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- It’s not a good idea to put large expenses you can’t pay off in a reasonable time on a credit card.
- You could end up paying loads of interest and incur unmanageable credit card debt.
- Putting car payments, mortgage or rent, or tuition on a credit card could land you in trouble.
- Read Insider’s guide to the best balance transfer cards.
For the past year, I’ve been extra mindful about what I’m putting on my credit card. When the pandemic hit, I wanted to be careful with my finances to make sure I was saving more than spending. That meant updating my budget (to meet the changing costs associated with staying at home) and making sure I wasn’t overspending or overusing my credit card.
It also made me realize that if an emergency in my life did happen during this pandemic (whether associated with health, home, or major income loss) I’d have to rely on my credit card even more. To help plan for the unexpected, I began to wonder if there are expenses that shouldn’t go on a credit card.
After chatting with financial experts, I learned about the five expenses that don’t always make sense to end up as part of your credit card balance.
In the past, I’ve used my credit card to pay for smaller medical bills (after annual physicals or even for procedures that cost a few hundred dollars) but I wondered if it would make sense, in case of an emergency, to charge a hospital bill or a larger medical expense?
R.J. Weiss, a CFP, suggests that it might not always be the best idea to pay for medical bills using your credit card.
“You should avoid paying medical bills in full on your credit card when you’re likely to carry a balance,” says Weiss. “Medical providers often allow you to pay in monthly installments at either a zero or much lower interest rate than your credit card company.”
In the future, if you’re facing a costly medical bill, Weiss recommends first negotiating the bill and then working out a payment plan with the medical provider. If you can pay in full, Weiss shared that you might be able to get the full price lowered. All of these options might be better than carrying that large bill on your credit card balance with a higher interest.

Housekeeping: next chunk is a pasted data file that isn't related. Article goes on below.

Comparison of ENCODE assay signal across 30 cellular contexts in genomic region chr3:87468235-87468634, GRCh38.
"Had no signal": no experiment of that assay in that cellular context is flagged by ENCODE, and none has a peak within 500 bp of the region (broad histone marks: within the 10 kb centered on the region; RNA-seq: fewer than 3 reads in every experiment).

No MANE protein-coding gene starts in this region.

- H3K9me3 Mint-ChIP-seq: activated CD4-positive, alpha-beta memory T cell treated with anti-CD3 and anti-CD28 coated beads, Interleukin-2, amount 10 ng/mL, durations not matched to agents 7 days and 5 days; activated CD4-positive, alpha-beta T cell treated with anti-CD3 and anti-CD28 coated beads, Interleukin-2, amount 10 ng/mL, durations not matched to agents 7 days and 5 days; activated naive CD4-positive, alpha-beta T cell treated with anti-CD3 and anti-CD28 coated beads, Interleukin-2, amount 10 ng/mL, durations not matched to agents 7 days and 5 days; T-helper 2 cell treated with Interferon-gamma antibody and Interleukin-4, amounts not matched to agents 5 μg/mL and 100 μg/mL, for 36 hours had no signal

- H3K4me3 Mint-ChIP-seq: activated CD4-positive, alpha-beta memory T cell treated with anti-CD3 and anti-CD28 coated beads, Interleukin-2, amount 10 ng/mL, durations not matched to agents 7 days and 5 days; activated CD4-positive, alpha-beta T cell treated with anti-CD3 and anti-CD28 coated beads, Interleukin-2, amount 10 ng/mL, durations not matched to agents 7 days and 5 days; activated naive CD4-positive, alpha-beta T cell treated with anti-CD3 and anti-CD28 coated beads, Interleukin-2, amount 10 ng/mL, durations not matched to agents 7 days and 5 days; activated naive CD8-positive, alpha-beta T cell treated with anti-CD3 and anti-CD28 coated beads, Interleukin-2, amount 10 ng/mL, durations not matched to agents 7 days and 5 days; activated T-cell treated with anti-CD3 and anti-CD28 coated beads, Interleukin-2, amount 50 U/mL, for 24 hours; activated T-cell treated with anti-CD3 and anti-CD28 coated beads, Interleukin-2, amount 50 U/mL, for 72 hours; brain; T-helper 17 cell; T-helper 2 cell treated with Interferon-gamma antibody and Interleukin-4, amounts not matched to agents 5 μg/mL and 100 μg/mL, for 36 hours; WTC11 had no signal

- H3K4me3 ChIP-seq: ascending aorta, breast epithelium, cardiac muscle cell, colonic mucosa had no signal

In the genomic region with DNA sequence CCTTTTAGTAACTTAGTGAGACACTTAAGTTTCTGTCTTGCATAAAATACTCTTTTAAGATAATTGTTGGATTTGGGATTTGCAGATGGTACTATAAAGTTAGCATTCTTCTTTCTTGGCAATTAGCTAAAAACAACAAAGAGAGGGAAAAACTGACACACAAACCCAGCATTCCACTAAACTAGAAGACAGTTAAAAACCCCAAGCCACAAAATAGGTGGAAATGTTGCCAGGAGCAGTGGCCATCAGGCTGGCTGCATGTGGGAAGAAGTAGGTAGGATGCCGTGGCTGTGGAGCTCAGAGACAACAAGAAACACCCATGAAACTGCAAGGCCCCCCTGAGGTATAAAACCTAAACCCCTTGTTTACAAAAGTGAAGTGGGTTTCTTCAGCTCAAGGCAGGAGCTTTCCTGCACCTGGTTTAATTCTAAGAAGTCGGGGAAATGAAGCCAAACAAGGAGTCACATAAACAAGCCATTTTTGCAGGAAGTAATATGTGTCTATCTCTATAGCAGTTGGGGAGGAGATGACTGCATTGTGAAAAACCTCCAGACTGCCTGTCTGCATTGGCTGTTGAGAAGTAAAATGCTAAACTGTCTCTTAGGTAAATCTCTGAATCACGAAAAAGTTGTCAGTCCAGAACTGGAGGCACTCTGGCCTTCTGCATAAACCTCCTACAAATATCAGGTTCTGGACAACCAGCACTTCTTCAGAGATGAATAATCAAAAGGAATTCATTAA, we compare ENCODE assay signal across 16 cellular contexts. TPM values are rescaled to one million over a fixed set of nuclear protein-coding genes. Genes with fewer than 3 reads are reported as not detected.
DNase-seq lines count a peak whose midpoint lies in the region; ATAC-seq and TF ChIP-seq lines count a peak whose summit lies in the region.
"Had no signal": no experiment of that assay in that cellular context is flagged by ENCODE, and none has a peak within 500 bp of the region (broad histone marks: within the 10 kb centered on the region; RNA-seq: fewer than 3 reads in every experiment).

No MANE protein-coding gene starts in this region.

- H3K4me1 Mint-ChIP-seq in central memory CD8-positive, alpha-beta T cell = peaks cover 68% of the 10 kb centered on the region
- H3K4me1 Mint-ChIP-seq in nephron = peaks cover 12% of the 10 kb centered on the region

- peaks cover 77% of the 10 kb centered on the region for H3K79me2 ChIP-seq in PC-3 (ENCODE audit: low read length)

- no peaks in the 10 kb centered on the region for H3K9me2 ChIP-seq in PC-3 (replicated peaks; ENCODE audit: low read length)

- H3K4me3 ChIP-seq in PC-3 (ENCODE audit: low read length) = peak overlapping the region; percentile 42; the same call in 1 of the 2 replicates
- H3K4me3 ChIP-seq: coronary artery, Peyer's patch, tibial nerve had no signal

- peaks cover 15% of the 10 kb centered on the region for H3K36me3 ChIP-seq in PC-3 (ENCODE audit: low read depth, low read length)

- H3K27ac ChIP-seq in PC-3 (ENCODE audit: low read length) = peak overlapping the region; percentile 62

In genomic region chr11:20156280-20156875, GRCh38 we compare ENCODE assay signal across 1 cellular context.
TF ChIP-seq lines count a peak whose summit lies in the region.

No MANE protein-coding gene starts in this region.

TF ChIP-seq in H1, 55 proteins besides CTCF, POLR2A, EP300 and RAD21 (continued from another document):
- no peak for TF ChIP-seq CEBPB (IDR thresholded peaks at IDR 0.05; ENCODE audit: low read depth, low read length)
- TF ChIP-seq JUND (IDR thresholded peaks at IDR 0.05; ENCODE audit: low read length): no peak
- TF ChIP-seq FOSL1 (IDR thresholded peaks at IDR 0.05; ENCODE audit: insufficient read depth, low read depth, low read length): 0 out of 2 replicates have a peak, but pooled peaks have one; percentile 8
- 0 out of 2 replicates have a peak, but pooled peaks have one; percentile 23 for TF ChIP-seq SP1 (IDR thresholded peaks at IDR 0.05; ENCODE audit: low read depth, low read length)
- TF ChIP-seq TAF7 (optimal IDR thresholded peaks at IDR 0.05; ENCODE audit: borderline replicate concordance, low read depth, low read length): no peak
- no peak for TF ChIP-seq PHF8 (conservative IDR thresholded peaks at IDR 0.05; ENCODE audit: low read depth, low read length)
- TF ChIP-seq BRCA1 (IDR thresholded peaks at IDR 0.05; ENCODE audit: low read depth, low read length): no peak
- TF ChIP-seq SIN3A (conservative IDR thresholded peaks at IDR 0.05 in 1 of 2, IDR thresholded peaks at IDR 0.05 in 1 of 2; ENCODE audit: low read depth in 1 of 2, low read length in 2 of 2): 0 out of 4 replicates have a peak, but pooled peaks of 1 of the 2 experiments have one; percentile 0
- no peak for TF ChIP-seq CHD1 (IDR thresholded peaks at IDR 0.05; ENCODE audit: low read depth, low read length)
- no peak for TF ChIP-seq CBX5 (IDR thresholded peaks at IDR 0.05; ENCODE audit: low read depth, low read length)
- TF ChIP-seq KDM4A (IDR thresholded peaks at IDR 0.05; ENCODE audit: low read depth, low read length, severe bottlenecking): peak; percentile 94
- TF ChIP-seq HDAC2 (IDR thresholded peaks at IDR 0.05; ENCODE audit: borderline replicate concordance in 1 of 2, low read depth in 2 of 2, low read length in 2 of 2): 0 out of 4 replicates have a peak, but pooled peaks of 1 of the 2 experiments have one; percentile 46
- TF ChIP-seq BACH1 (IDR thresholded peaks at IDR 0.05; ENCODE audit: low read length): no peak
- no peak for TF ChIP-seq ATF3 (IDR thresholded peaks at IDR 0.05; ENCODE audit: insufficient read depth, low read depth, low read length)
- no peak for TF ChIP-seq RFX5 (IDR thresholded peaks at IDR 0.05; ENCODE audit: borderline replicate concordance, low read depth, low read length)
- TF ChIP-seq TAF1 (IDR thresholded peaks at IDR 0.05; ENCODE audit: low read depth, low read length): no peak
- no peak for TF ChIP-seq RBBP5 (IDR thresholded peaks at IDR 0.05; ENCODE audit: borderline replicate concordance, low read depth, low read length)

During the pandemic, a lot of my friends ended their rental leases and bought houses outside of New York City. Many of them, for the first time, began paying a mortgage. I wondered, if I eventually followed in their footsteps, how I’d pay that monthly price (cash or credit card).
“The temptation of reward points can be great, but sometimes there can be other service fees involved,” says Laibson. “Or worse, if you cannot pay it off right away, you could start accruing interest right around the same time the next rent payment comes in, and so on.”
Laibson recommends that before you take out a mortgage, make sure the payments are something you can afford every month, without the help of a credit card.
“Avoid this by making sure your housing costs are no more than 40%, or at most 50% of your income, and creating a cash savings plan to cover you if you have no income for a period of time,” Laibson says.
Another major expense, that lingers for a handful of years, is school tuition. Whenever I dabble with the idea of going back for another degree, I think about how I couldn’t pay for the tuition with just cash. Would school tuition go on a credit card?
Laibson shared that education expenses are often unavoidable, but these expenses can devour available credit very quickly and be difficult to pay down for a student.
“There are often extremely high interest rates applied to these balances that make it even harder to repay,” says Laibson.
If you’re thinking of going to school and wondering how else you can pay for your tuition, Laibson recommends looking for other funding methods, such as student loans or grants.
Vacations, weddings, entertainment
When I was planning my wedding, I often put so many items on my credit card without even thinking (vendor deposits, decorations, etc.) and before I knew it, my spending was more than I had initially planned.
May Jiang, a CPA and CFP, shared that you want to try not to put these big-ticket items on credit cards because you might have to pay high interest to the credit card companies for these expenses.
“So the best way to budget for these discretionary expenses is to set up a Fun money account, a checking or savings account,” says Jiang. “You can set up an auto-deposit so you can deposit 1% (or a certain amount your budget allows) of your income directly into this account. This can be done with your payroll office. If there’s no money in this account, then you can’t spend any discretionally.”
One final thing to try not to charge to your credit card is car payments.
Aviva Pinto, a wealth advisor, shared that she recommends you never charge your car to a credit card — or even the down payment unless you have the cash at month’s end to pay it in full.
“Credit cards are still charging 16% APR. If you pay for a car (assume $30K) and cannot pay it in a month when the credit card bill is due, you are racking up a ton of interest payments,” says Pinto.
Instead, Pinto recommends considering other options, such as taking out a loan at a bank or financing it with the car company’s finance arm.